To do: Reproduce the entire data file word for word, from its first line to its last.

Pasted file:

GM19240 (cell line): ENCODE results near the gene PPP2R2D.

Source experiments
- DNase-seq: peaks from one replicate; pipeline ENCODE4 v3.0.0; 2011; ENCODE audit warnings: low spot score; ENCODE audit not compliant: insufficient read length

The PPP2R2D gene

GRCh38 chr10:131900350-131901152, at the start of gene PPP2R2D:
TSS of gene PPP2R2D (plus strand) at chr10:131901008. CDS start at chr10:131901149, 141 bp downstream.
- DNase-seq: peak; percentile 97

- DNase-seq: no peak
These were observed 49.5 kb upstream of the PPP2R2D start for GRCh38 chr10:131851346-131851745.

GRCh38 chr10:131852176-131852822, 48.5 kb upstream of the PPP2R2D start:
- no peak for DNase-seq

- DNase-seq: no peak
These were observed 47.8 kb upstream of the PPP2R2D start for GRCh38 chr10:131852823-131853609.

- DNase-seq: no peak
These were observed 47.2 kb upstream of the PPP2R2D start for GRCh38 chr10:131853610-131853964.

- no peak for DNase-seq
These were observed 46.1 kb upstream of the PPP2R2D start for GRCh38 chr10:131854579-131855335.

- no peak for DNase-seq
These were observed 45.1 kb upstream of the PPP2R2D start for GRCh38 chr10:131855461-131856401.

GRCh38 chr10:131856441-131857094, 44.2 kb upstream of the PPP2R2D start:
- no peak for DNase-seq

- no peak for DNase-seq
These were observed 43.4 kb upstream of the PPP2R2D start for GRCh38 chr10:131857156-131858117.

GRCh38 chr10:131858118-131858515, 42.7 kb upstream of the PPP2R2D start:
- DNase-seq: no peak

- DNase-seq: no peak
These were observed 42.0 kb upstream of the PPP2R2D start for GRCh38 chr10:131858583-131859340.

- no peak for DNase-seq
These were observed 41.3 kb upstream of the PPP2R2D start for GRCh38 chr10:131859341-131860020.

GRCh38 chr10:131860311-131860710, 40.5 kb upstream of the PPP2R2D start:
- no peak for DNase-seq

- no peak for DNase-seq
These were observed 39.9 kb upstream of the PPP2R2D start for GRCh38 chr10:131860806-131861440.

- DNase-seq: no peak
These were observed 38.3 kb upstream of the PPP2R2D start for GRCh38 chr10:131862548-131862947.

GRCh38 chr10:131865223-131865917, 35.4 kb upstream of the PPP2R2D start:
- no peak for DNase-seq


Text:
GM19240 (cell line): ENCODE results near the gene PPP2R2D.

Source experiments
- DNase-seq: peaks from one replicate; pipeline ENCODE4 v3.0.0; 2011; ENCODE audit warnings: low spot score; ENCODE audit not compliant: insufficient read length

The PPP2R2D gene

GRCh38 chr10:131900350-131901152, at the start of gene PPP2R2D:
TSS of gene PPP2R2D (plus strand) at chr10:131901008. CDS start at chr10:131901149, 141 bp downstream.
- DNase-seq: peak; percentile 97

- DNase-seq: no peak
These were observed 49.5 kb upstream of the PPP2R2D start for GRCh38 chr10:131851346-131851745.

GRCh38 chr10:131852176-131852822, 48.5 kb upstream of the PPP2R2D start:
- no peak for DNase-seq

- DNase-seq: no peak
These were observed 47.8 kb upstream of the PPP2R2D start for GRCh38 chr10:131852823-131853609.

- DNase-seq: no peak
These were observed 47.2 kb upstream of the PPP2R2D start for GRCh38 chr10:131853610-131853964.

- no peak for DNase-seq
These were observed 46.1 kb upstream of the PPP2R2D start for GRCh38 chr10:131854579-131855335.

- no peak for DNase-seq
These were observed 45.1 kb upstream of the PPP2R2D start for GRCh38 chr10:131855461-131856401.

GRCh38 chr10:131856441-131857094, 44.2 kb upstream of the PPP2R2D start:
- no peak for DNase-seq

- no peak for DNase-seq
These were observed 43.4 kb upstream of the PPP2R2D start for GRCh38 chr10:131857156-131858117.

GRCh38 chr10:131858118-131858515, 42.7 kb upstream of the PPP2R2D start:
- DNase-seq: no peak

- DNase-seq: no peak
These were observed 42.0 kb upstream of the PPP2R2D start for GRCh38 chr10:131858583-131859340.

- no peak for DNase-seq
These were observed 41.3 kb upstream of the PPP2R2D start for GRCh38 chr10:131859341-131860020.

GRCh38 chr10:131860311-131860710, 40.5 kb upstream of the PPP2R2D start:
- no peak for DNase-seq

- no peak for DNase-seq
These were observed 39.9 kb upstream of the PPP2R2D start for GRCh38 chr10:131860806-131861440.

- DNase-seq: no peak
These were observed 38.3 kb upstream of the PPP2R2D start for GRCh38 chr10:131862548-131862947.

GRCh38 chr10:131865223-131865917, 35.4 kb upstream of the PPP2R2D start:
- no peak for DNase-seq